Niagara Falls woman sues Buffalo Diocese for abuse by former teacher

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A Niagara Falls woman is suing the Diocese of Buffalo alleging that church officials failed to act against a middle school teacher she said sexually abused and harassed her more than a decade ago.

Vanessa DeRosa, 29, is the second person in Western New York to file a civil suit against the diocese since the passage of the Child Victims Act, which extends the statute of limitations for an accuser to take legal action.

“They completely ignored me,” DeRosa told News 4 Investigates of how officials at the diocese and St. Dominic Savior middle school handled her complaints.

“They said they would investigate it and they said they found nothing and they said I was lying.”

Christian M. Butler, the computer teacher, did end up going to prison, but only after DeRosa called police on him after another female student told her that the abuse had continued at the middle school.

DeRosa is also suing the middle school, which closed in 2012 and remains vacant, and the Niagara Falls Catholic Network.

Steve Cohen, an attorney for HoganWillig, which is the first local law firm to file a case under the Child Victims Act, said he is particularly enthusiastic about pursuing justice for DeRosa because of how she helped get justice for others abused by Butler.

“Vanessa DeRosa is nothing less than a hero,” Cohen said.

DeRosa accuses the diocese and school officials of creating a “hostile and unsafe school environment that no child would be able to tolerate.”

In 2005, Butler pleaded guilty to charges of possessing child porn and two counts of endangering the welfare of a child. Two years later, he was served a four-year prison sentence for violating his probation. Today, he is back in prison for violating his probation again by failing to register as a sex offender in Florida, according to that state’s registry records.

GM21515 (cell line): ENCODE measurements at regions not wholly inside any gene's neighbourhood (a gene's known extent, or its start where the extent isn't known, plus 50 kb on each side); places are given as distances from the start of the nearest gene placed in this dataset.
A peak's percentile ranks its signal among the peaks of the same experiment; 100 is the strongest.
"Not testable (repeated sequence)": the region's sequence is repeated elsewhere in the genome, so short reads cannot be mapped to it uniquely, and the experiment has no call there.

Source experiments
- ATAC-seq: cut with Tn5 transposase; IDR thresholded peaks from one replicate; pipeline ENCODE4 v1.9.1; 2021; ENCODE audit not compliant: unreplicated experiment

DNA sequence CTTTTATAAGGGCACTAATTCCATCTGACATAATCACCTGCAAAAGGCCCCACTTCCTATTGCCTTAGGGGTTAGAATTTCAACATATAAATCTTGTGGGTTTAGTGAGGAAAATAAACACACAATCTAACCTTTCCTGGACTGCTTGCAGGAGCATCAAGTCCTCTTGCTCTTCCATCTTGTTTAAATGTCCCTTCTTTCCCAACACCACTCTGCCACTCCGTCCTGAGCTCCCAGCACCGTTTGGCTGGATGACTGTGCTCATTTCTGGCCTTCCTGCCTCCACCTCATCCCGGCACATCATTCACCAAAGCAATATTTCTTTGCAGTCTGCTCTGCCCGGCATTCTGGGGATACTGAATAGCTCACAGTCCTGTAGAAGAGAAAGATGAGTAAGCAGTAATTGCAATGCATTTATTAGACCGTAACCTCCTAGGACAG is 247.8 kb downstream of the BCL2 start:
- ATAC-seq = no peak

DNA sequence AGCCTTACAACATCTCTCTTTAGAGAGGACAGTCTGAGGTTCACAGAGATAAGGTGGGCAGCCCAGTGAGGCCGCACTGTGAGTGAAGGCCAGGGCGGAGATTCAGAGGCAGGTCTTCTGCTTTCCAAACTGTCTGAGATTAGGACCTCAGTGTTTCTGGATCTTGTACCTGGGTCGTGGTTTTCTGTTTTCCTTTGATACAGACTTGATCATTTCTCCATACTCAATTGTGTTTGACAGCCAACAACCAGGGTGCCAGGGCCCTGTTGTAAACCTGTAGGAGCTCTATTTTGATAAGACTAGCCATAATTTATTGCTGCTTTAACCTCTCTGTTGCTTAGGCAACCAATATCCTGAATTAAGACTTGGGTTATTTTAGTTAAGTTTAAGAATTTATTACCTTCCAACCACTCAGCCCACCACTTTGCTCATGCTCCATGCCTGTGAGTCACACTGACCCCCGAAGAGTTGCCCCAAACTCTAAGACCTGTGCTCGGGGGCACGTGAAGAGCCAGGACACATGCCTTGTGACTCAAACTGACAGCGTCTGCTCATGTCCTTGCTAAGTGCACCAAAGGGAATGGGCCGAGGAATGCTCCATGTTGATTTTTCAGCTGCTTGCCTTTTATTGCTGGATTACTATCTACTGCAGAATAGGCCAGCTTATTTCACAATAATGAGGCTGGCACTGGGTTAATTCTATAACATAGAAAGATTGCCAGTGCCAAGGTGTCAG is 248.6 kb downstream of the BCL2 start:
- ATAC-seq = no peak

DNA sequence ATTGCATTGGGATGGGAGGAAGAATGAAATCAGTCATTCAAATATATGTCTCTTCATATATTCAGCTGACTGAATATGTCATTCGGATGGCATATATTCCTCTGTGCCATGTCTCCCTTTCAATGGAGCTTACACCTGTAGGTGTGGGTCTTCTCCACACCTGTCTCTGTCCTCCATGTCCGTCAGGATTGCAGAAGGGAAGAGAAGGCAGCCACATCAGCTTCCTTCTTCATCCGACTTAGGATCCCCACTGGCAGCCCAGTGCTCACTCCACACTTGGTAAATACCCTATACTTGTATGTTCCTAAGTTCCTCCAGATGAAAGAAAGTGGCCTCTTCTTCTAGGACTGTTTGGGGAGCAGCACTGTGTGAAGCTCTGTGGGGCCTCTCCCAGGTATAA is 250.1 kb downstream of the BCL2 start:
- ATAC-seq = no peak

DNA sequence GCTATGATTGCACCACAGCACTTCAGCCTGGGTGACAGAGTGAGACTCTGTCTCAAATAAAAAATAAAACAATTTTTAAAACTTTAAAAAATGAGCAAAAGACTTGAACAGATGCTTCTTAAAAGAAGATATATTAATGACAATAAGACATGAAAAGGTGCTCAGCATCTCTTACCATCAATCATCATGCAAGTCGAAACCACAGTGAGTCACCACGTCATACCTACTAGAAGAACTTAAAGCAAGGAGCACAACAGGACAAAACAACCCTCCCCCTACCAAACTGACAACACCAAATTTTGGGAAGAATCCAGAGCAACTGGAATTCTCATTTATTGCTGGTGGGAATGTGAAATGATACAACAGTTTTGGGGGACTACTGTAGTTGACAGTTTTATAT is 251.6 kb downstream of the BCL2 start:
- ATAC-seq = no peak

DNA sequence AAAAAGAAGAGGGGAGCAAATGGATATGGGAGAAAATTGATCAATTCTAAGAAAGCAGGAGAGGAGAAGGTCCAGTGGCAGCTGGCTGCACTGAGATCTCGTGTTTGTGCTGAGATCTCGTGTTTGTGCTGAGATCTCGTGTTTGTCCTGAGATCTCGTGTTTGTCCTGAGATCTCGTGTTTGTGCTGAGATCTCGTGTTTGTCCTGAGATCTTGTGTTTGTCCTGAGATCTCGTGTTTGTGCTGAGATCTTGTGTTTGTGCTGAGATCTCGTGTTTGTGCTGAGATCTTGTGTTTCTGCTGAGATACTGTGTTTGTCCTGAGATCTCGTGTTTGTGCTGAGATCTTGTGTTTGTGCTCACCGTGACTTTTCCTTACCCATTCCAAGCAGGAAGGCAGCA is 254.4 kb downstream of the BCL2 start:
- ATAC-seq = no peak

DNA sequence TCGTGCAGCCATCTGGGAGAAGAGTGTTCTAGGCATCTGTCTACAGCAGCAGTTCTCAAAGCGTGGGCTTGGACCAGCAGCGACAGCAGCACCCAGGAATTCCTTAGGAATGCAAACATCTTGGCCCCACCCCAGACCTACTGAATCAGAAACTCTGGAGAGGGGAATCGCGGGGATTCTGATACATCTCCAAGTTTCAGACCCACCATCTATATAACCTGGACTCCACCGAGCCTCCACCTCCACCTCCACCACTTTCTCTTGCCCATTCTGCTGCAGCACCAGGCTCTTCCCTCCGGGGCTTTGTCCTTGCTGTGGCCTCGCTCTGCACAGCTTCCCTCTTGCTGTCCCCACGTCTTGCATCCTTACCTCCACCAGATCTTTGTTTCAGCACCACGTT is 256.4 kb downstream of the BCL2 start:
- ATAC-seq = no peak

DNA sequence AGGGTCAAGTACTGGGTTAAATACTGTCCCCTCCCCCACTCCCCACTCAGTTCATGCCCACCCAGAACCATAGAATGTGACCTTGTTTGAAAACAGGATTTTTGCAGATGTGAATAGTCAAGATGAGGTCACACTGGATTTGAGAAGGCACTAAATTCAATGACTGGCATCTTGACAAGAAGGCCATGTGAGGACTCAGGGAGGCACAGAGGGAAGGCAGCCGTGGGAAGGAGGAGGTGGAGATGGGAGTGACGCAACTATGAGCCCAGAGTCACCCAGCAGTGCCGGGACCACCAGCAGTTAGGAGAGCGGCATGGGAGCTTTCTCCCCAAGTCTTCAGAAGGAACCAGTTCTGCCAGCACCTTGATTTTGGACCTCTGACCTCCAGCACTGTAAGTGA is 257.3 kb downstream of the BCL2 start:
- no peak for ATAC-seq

DeRosa said Butler had sexually assaulted and harassed her from September 2002 through July 2004, but that school and diocesan officials ignored her and others who had filed complaints about the teacher.

The inaction, which the diocese has disputed in the past, allowed Butler to continue teaching at the middle school, where he abused more children.

DeRosa said Butler asked her several times to stay after class to talk. On at least one occasion, he asked her to get naked. She said Butler would follow her home from her cheerleading games and had asked her to get in his car to have sex. He would chase her around the school, sometimes hitting her, and would make lewd comments about her anatomy. 

DeRosa alleges that numerous students, parents, teachers and at least one administrator of the school complained to Patricia Muscatello, the school principal, and The Rev. Stewart Lindsay, about Butler.

DeRosa recounted when she told Lindsay about the abuse.

“He actually didn’t even want me to talk,” she said.

“He actually physically put his fingers in his ears and said ‘la-la-la, I’m not listening to you,’ raised his voice, was very aggressive, just completely shut me down.”

Muscatello did not return messages seeking comment.

Lindsay told News 4 Investigates that, “I don’t have to talk to you” before hanging up the phone. Lindsay, an order priest, now is the senior parochial vicar at Holy Family of Jesus, Mary and Joseph in Niagara Falls and a chaplain for Mt. St. Mary’s Hospital and Health Center in Lewiston. 

The diocese said Thursday that it has not been served with the complaint, and declined to comment.

Butler taught at the school until 2004.

“She graduated and then went on to high school, then she found out that at least two other female students were being abused by Christian Butler and that was when she decided to and I don’t say this word lightly be a hero,” said her other attorney, William Lorenz Jr.

That is when DeRosa called police. Police charged Butler with downloading child porn on his school computer, inappropriately touching a minor and making sexual comments toward another girl.

“When she told me that the same exact things were still happening, and everybody was just letting it happen, that was definitely the last straw for me,” DeRosa said.

The lawsuit states that DeRosa has sustained psychological injuries and continues to suffer from emotional pain.

“I want what happened to me to not happen to anybody else,” DeRosa said.

This is the second civil lawsuit to be filed in Western New York since the passage of the act.

Last month, Gale Holler-Kennedy, 55, of North Tonawanda, filed a civil suit against the diocese for abuse that began in September 1978 by an order priest while she was a student at Cardinal O’Hara High School.

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